HAPPINESS STARTS WITH A SMILE

We were filled with laughter, and we sang for joy. And the other nations said, “What amazing things the Lord has done for them.” Yes, the Lord has done amazing things for us! What joy! [Psalm 126:2-3 (NLT)]

Sometimes your joy is the source of your smile, but sometimes your smile can be the source of your joy. [Thich Nhat Hanh]

clownIn the Pearls Before Swine comic drawn by Stephen Pastis, Pig may be a little naïve but, sometimes, the sweet fellow has the right idea. In a recent strip, when asked why he was wearing an enormous hat decorated with a smiley face, he explained it was “the hat o’ great happiness” and he wore it as a way of sending happiness to others. I thought of Pig’s silly hat of happiness while viewing an ad made by Coca-Cola as part of their 2015 Belgian “Choose happiness” campaign.

It began with people walking into a subway tram. Among the commuters was a man who stood in the middle of a crowded car. Wearing ear buds and looking at his tablet, he suddenly erupted in laughter. Ignoring the stares of the people around him, he continued to laugh—not polite little giggles but loud and unembarrassed guffaws. Hidden cameras filmed the reactions of his fellow commuters. As his laughter increased, they began to smile and then their smiles turned into laughter. A promotional team from Coke revealed themselves and handed out cans of Coke with a leaflet linking laughter and happiness. The ad closed with the words, “Happiness starts with a smile, what are you waiting for?” followed by the hashtag “choosehappiness.” Filmed over two days on 17 trains and six different metro lines, the commercial brought laughter to over 4,000 commuters! Millions more have caught themselves laughing as they’ve viewed the video since it first aired. (You can find it on YouTube.)

Scientific studies actually have found that actions like yawning, smiles, and laughter are contagious. Because of a primitive reflex in the cortex of our brains, the urge to mirror another person is triggered by something called echophenomena: the automatic imitation of another’s words (echolalia) or actions (echopraxia). Moreover, other studies have found that a smile brings hidden blessings by releasing a cocktail of body chemicals that relax the body, lower the heart rate and blood pressure, decrease stress levels, and serve as antidepressants and mood lifters!

The joy we have in Jesus should be obvious and as contagious as any yawn, smile, laugh, or virus. Like Pig, we need to find ways to send happiness to others and we don’t need a silly hat or a fit of laughter on a train to do that. Just as the Lord smiles upon us, we must smile upon all who cross our path (even if that smile is hidden by a mask). We have to make that smile pass into the rest of our body: our face, eyes, voice, hands, and heart. Like Pig, let us find ways to send happiness and joy to those around us; we just might find our spirits lifting as we do!

Too often we underestimate the power of a touch, a smile, a kind word, a listening ear, an honest compliment, or the smallest act of caring, all of which have the potential to turn a life around. [Leo Buscaglia]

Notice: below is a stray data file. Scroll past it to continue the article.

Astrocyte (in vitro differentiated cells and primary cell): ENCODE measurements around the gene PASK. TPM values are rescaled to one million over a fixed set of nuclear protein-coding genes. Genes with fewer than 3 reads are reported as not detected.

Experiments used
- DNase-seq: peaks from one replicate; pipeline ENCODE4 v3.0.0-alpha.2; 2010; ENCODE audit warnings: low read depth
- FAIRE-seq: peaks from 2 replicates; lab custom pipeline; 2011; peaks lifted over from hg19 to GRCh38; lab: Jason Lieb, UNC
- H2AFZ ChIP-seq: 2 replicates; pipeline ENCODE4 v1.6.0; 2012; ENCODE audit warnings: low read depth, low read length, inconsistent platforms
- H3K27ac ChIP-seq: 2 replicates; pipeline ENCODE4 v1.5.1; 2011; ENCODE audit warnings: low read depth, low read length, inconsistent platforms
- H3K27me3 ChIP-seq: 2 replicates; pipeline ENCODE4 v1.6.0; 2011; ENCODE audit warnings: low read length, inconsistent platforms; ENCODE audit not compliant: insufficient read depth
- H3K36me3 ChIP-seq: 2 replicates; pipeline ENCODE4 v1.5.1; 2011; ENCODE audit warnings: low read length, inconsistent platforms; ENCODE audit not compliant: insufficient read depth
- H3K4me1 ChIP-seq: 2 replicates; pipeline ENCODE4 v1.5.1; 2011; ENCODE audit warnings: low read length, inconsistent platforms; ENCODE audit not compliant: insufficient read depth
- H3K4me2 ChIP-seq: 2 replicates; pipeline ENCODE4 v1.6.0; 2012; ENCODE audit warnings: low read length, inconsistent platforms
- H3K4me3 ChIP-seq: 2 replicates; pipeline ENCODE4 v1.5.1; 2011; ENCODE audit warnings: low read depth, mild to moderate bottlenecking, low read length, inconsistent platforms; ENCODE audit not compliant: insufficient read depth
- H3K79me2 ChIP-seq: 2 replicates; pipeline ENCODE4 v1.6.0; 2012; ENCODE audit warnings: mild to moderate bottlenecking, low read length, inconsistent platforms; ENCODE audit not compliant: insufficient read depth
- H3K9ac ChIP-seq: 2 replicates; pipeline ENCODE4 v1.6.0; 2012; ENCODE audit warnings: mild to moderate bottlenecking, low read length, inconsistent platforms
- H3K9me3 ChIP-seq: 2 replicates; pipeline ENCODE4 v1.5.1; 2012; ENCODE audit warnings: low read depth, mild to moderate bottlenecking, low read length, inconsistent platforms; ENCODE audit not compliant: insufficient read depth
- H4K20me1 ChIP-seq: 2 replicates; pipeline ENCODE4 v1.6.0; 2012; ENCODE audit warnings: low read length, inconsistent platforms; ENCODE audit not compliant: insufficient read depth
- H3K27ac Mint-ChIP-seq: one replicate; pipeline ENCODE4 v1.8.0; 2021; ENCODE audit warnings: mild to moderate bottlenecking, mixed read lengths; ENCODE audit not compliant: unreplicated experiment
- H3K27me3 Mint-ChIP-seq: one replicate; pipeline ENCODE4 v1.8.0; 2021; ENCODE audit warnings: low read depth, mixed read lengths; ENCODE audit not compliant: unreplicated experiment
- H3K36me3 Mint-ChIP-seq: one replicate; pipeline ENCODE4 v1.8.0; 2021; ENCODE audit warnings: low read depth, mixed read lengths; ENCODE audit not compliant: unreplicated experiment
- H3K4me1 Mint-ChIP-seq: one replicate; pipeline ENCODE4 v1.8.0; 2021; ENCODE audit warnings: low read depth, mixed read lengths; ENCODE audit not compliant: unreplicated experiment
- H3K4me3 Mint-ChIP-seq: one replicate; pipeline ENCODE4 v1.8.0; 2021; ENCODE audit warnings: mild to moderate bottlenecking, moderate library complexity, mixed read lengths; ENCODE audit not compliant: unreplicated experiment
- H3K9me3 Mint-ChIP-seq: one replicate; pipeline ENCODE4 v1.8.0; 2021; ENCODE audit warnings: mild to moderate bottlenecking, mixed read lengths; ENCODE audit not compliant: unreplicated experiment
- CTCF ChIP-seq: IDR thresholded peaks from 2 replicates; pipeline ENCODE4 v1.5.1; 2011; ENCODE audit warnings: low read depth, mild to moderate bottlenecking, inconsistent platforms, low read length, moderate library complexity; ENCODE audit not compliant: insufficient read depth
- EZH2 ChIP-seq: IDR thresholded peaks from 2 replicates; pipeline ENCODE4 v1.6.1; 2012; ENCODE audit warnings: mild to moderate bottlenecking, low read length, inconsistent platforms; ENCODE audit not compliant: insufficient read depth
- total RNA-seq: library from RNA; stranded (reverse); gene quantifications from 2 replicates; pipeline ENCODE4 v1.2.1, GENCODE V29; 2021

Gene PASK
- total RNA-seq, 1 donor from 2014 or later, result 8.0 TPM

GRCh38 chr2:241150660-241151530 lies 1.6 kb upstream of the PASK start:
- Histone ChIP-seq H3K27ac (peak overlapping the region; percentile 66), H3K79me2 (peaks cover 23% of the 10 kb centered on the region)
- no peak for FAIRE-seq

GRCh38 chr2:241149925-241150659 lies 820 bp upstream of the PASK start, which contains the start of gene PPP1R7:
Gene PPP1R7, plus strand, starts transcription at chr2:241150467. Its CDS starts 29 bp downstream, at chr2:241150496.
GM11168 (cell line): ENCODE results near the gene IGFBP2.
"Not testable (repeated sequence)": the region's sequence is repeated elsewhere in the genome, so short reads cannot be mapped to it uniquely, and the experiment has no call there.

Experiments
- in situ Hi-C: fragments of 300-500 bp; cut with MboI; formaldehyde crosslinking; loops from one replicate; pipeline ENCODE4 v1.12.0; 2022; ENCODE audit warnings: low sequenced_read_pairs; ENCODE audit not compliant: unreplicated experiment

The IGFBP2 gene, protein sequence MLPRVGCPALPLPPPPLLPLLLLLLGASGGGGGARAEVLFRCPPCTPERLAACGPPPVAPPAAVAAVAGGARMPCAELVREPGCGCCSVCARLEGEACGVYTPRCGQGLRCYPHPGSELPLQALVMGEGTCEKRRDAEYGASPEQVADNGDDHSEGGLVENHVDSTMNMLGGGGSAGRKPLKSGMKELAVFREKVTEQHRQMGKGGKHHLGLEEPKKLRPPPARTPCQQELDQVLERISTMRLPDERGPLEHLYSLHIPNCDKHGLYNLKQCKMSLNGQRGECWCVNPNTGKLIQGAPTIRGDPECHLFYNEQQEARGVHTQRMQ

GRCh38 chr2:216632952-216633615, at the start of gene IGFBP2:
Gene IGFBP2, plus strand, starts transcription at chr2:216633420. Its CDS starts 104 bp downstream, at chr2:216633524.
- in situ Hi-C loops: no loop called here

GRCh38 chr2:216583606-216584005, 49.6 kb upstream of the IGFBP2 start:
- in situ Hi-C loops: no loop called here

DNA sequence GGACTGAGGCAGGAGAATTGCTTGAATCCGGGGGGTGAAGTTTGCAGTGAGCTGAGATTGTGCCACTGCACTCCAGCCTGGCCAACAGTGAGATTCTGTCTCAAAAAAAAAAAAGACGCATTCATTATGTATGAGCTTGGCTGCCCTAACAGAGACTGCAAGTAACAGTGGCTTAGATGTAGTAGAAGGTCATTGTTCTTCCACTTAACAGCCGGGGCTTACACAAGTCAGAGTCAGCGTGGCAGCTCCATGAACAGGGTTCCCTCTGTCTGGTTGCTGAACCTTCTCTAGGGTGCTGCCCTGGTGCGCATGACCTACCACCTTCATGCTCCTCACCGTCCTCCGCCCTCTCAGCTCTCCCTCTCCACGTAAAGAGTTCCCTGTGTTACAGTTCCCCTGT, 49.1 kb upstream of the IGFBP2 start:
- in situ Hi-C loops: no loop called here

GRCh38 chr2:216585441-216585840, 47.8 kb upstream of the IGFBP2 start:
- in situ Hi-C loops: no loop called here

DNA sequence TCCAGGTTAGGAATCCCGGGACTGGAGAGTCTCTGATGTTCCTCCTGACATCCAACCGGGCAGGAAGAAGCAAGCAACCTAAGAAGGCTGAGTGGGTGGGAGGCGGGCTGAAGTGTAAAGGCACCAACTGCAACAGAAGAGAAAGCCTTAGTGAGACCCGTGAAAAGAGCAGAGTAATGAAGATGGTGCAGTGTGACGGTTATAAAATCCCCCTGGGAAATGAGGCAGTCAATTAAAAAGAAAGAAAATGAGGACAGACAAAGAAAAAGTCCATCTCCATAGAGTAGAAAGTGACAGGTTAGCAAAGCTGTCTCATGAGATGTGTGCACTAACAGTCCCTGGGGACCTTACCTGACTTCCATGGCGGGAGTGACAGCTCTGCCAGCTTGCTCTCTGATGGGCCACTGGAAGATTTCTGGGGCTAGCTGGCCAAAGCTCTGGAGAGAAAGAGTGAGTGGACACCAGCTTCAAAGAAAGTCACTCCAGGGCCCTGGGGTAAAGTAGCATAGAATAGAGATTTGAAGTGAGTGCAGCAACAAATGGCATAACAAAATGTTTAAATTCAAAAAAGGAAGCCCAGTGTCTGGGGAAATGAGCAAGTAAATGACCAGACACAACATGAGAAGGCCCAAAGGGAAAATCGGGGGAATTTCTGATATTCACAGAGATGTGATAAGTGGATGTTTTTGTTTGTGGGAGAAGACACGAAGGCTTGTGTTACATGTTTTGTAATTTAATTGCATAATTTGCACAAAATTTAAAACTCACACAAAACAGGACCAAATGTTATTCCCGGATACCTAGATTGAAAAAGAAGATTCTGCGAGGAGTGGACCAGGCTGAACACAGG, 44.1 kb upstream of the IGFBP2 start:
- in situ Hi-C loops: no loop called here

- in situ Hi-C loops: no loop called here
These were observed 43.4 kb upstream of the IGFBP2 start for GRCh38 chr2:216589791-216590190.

They longed for me to speak as people long for rain. They drank my words like a refreshing spring rain. When they were discouraged, I smiled at them. My look of approval was precious to them. [Job 29:23-24 (NLT)]

A cheerful look brings joy to the heart; good news makes for good health. [Proverbs 15:30 (NLT)]

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CHALLENGING CIRCUMSTANCES

How long, O Lord, must I call for help? But you do not listen! “Violence is everywhere!” I cry, but you do not come to save. Must I forever see these evil deeds? Why must I watch all this misery?” [Habakkuk 1:2-3 (NLT)]

bougainvilla

In Pearls Before Swine, a comic drawn by Stephen Pastis, the gentle, sweet, and somewhat dim-witted Pig has been struggling to maintain his cheerful disposition during the pandemic. He tried ignoring it all with a good book and a bucket of cheese while sequestered in his “comfy corner” of pillows and then attempted to erase the year entirely by throwing out his 2020 calendar. In the belief that “the only way out of these difficult days is to hug our way out!” Pig recently went door to door offering hugs. After being told that hugging wasn’t allowed because of the virus, he lamented, “These are merciless times.” Indeed they are and we can’t change them with a bucket of cheese (or a bottle of gin), denial, or hugs.

It’s a bad situation and may well get worse before it gets better. We could do as Pig did in one comic—close our eyes, cover our ears, and sing “lalala” whenever there’s bad news but ignoring bad news won’t help. Eventually, we have to face reality and hear what it has to say. Recently, the naïve Pig asked the wise one on the hill, “When will things get better?” His response was, “When you decide they get better.” Pig questioned what he meant and the man answered, “That you can’t control events, but you can control your reaction to those events.” Disappointed, Pig said, “I was hoping he’d just say Tuesday.” Yes, the answer is disappointing but it’s true. The naïve Pig was told what we, as Christians, should know: circumstances do not have to determine our mindset!

This isn’t the first time life has presented us with circumstances beyond our control and it won’t be the last. The book of Habakkuk begins with a complaint much like Pig’s. Wanting to know when things will get better, the prophet cries, “How long, O Lord, must I call for help?” Looking at the troubles surrounding him, he wonders if God has everything under control and questions God’s goodness. God’s answer is to wait patiently and trust Him.